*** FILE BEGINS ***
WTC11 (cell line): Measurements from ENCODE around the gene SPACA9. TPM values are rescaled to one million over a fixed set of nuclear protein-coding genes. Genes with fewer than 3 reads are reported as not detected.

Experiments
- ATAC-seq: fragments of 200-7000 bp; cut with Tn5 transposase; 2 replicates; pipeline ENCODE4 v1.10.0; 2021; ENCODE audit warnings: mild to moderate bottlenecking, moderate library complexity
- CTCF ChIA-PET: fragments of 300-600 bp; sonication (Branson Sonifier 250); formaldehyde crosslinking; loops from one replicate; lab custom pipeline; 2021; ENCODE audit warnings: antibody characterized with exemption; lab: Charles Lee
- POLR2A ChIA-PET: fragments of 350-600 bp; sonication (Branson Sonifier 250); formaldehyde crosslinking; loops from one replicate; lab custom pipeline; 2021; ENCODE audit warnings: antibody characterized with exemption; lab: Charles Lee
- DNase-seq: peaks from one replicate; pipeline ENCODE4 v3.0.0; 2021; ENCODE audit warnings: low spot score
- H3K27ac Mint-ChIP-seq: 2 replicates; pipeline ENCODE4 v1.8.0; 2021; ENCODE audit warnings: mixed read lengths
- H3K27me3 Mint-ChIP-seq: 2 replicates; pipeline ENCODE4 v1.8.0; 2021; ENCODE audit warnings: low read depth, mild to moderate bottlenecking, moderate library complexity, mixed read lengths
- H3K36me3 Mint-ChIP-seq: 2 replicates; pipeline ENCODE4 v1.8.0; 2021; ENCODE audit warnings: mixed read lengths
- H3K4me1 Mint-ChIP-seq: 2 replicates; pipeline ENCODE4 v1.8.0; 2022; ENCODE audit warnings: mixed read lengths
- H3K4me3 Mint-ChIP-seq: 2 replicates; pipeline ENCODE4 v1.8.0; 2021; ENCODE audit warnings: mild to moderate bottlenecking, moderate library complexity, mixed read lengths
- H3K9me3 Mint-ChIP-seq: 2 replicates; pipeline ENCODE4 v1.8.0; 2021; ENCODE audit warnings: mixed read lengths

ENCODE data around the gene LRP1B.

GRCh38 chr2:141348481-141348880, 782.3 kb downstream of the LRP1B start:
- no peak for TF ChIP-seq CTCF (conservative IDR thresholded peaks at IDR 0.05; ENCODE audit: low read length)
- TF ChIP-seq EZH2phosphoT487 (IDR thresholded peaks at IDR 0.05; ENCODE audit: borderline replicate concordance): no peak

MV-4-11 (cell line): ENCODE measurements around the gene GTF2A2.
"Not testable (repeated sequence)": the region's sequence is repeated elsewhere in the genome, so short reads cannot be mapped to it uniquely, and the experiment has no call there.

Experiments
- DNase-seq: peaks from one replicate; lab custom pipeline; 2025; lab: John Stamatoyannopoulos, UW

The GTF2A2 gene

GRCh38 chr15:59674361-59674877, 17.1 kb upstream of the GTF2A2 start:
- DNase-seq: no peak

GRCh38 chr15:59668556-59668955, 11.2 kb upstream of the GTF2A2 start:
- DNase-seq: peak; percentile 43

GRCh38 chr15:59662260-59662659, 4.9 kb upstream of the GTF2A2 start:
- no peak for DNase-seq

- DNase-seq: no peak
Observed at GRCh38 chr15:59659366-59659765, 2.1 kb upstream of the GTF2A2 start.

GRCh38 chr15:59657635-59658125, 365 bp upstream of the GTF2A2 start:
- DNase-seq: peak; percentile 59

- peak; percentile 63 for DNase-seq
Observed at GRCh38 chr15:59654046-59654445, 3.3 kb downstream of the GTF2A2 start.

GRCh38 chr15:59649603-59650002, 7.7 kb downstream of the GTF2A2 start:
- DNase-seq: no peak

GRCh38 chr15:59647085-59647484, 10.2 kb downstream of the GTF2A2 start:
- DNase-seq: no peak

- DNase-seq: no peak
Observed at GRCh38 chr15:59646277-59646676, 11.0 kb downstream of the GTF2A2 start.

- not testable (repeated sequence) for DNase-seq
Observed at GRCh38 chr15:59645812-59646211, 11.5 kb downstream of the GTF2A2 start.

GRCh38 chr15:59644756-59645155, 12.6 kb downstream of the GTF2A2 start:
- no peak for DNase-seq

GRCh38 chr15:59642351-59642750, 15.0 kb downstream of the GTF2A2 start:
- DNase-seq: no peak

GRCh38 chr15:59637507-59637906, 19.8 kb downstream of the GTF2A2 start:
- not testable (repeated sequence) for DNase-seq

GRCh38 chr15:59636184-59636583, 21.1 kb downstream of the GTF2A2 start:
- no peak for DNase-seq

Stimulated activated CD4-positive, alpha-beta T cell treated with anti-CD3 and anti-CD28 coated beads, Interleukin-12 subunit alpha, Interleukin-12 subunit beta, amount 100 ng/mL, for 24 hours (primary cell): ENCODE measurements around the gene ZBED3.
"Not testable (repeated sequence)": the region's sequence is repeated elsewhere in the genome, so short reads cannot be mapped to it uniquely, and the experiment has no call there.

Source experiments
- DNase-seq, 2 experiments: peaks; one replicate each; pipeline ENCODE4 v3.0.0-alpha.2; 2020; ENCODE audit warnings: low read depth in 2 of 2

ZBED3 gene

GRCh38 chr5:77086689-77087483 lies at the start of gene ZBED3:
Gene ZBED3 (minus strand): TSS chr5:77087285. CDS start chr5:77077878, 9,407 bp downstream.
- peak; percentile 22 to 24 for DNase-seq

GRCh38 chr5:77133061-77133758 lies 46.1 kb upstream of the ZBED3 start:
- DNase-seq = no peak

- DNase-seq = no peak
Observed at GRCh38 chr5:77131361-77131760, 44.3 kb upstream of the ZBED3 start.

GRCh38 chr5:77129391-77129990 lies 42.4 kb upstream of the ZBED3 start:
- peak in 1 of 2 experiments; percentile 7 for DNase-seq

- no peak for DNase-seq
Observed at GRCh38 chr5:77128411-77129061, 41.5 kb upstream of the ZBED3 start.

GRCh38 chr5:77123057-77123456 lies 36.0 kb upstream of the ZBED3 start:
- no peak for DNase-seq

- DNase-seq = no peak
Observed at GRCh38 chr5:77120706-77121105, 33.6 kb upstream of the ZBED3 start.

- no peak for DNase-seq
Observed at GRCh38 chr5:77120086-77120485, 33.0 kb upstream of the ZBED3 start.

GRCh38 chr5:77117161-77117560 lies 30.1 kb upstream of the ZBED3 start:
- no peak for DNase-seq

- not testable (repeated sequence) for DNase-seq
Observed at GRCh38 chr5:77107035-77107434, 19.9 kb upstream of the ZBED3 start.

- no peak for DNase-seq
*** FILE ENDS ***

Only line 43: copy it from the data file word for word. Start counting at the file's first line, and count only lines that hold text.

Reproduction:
- no peak for DNase-seq